Charlottesville rally planner jailed for contempt of court
CHARLOTTESVILLE, Va. (AP) — An organizer of a white nationalist rally in Virginia that erupted in violence in 2017 has been jailed for failing to comply with court orders in a federal lawsuit against him and other rally participants, according to the nonprofit backing the suit.
A federal judge ordered Elliott Kline to jail Monday afternoon after finding that he remained out of compliance and in contempt of court, said Amy Spitalnick, executive director of Integrity First for America.
The judge had previously ordered Kline to surrender himself to the custody of the U.S. Marshals on Monday.
Kline served as leader of a white nationalist group called Identity Evropa, which was known for its campaigns to post white supremacist propaganda on college campuses. Kline receded from a public role in the white nationalist movement after The New York Times investigated and debunked his claims about his military service.
Plaintiffs’ attorneys have said Kline has ignored court orders to turn over certain records, including credentials for email and social media accounts he has used.
Spitalnick said Kline was taken to the Charlottesville-Albemarle Regional Jail. Officials there could not immediately be reached Monday, but a spokeswoman for the U.S. Marshals Service confirmed Kline was in the federal agency’s custody at a local facility.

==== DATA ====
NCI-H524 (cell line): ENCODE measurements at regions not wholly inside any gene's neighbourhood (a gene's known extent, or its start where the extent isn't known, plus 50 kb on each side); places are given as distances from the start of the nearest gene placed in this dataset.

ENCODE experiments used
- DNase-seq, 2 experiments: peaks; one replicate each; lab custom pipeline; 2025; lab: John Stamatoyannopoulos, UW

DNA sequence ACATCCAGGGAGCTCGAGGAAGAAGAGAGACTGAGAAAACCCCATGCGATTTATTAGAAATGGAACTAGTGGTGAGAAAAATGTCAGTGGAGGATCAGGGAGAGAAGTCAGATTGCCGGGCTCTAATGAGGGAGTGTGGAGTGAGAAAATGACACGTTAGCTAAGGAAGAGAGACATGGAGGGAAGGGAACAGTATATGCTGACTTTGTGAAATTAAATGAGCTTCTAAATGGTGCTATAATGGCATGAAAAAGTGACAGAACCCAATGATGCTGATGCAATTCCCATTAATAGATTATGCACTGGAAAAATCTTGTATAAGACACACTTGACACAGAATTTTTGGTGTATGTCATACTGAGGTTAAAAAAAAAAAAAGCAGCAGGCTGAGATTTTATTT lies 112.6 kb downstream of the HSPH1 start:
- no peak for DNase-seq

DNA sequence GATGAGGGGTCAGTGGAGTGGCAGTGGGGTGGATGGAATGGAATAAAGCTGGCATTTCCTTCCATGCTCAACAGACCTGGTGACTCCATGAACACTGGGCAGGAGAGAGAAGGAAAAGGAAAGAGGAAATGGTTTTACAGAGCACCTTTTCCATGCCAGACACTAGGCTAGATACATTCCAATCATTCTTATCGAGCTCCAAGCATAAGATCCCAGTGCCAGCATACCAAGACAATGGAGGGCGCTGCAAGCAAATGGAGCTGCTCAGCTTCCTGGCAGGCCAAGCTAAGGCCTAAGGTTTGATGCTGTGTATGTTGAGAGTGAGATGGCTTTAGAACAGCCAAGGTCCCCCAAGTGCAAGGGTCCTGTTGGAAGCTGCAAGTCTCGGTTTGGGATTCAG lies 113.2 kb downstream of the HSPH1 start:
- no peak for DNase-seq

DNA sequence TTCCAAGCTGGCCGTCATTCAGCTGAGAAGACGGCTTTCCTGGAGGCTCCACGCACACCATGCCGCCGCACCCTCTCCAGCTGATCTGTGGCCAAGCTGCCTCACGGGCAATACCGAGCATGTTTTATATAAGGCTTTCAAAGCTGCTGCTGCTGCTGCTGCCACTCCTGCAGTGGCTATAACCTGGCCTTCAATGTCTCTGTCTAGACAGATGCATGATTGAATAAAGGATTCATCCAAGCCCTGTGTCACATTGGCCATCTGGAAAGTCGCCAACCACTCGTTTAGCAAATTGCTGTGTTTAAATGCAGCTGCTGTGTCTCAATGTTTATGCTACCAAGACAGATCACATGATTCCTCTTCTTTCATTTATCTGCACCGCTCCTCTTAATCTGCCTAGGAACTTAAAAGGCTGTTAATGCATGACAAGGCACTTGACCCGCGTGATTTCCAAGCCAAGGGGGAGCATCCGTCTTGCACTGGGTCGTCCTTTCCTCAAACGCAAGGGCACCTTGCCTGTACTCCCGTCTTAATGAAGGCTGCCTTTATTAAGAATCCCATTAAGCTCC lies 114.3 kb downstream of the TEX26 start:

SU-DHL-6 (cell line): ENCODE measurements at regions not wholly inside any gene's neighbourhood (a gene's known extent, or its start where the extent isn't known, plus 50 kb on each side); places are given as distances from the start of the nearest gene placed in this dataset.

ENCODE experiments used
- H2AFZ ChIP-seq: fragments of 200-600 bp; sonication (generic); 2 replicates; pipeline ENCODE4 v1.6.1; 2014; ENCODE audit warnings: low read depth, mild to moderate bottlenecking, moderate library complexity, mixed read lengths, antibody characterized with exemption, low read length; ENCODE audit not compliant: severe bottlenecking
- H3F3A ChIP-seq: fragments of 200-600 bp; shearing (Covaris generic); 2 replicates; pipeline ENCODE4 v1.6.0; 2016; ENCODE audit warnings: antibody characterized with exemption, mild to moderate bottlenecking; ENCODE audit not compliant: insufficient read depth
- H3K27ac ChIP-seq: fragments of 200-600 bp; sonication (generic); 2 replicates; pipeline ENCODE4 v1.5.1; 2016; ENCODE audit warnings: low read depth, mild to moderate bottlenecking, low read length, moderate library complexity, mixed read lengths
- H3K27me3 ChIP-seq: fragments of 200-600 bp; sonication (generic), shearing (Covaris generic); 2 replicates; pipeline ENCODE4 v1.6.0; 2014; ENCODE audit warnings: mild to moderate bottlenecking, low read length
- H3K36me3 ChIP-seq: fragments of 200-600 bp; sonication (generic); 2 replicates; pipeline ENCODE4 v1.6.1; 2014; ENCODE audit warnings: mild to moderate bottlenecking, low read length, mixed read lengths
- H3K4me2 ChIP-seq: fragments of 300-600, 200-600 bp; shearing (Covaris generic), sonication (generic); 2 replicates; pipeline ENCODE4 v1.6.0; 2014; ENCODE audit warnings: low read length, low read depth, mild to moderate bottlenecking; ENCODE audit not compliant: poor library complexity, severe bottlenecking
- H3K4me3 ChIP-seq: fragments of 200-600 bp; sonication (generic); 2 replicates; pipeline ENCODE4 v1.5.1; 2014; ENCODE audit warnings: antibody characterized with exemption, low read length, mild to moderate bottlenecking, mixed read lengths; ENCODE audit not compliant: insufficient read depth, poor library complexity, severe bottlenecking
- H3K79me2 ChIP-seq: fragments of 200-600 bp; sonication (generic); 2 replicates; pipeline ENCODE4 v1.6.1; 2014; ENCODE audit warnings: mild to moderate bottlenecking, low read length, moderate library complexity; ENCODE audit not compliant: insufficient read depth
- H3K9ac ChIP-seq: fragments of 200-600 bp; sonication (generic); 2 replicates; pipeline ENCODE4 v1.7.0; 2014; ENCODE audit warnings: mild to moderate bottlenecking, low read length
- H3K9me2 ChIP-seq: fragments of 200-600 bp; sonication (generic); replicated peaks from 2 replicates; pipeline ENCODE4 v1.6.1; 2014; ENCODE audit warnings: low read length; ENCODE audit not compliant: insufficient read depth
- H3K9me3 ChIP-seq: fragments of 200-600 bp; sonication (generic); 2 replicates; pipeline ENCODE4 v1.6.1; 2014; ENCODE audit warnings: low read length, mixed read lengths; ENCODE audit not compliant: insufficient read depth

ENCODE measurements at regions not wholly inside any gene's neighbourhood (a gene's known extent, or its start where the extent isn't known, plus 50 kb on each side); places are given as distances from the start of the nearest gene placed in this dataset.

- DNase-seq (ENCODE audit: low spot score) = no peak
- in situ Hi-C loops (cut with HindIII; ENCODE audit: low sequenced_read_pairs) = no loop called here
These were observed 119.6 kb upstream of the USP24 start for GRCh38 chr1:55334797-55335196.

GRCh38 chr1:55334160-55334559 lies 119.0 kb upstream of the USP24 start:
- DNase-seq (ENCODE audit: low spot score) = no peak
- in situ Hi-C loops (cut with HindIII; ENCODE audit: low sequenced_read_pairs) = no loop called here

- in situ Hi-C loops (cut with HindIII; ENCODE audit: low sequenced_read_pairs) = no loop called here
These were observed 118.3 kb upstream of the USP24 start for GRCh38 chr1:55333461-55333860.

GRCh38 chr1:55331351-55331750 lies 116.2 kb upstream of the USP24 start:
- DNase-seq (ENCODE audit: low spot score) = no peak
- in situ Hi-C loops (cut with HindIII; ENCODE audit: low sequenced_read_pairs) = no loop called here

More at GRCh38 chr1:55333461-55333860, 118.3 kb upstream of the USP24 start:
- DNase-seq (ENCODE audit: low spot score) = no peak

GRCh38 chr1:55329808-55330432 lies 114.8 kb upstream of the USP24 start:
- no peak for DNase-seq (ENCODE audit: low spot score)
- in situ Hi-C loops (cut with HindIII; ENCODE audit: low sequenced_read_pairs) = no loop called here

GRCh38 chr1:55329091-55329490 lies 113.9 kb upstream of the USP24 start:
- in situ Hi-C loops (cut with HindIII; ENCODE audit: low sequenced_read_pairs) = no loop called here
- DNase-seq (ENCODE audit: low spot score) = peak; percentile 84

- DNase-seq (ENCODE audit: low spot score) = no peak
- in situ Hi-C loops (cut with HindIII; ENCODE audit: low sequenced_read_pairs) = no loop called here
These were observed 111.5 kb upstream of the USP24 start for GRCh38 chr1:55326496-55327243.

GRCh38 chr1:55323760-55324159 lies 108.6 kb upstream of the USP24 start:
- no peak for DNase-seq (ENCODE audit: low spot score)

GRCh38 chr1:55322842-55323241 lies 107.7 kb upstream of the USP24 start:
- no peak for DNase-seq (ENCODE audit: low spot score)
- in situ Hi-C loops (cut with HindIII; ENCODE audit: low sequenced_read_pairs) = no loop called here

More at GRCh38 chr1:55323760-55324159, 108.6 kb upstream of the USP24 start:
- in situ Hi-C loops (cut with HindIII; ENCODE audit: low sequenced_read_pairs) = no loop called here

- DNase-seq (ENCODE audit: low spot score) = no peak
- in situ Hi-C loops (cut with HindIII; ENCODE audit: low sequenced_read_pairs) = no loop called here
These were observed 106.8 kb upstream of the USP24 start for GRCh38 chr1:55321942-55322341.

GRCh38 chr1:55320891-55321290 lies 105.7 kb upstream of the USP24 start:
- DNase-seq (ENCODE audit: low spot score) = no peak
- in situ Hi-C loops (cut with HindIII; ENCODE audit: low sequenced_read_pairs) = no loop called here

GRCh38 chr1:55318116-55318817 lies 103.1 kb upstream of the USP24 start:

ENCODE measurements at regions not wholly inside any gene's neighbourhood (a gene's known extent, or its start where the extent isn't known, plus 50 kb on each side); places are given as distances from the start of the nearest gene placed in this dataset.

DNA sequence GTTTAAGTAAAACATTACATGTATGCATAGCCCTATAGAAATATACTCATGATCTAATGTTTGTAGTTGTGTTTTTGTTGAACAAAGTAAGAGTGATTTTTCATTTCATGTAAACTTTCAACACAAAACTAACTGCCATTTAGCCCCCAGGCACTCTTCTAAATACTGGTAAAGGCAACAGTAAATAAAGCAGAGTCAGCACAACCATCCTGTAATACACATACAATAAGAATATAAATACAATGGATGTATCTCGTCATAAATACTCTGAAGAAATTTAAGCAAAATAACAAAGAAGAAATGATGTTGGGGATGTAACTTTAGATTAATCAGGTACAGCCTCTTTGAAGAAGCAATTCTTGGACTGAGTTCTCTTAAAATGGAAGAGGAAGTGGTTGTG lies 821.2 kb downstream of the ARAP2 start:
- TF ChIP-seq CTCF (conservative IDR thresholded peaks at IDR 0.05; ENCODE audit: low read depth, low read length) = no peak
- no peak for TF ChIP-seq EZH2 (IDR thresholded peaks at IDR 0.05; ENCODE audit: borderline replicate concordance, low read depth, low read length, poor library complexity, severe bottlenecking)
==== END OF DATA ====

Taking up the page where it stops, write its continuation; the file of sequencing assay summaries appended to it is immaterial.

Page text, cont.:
The lawsuit that Integrity First for America is funding was brought by Virginia residents injured during two days of violence in August 2017. It accuses the white nationalists of violating state and federal civil rights laws and seeks a court ruling prohibiting further alleged violations as well as financial judgments.
The lawsuit says Kline moderated an online forum to privately communicate with other Charlottesville rally organizers and plan what the suit alleges was a violent conspiracy.
White nationalists marched through the University of Virginia campus on Aug. 11, 2017, where they clashed with counterprotesters. A rally the following day descended into violence. Shortly after authorities forced the rally to disband, a neo-Nazi plowed his car into a crowd of counterdemonstrators, killing a young woman and injuring many other people.
A trial for the lawsuit is scheduled for October.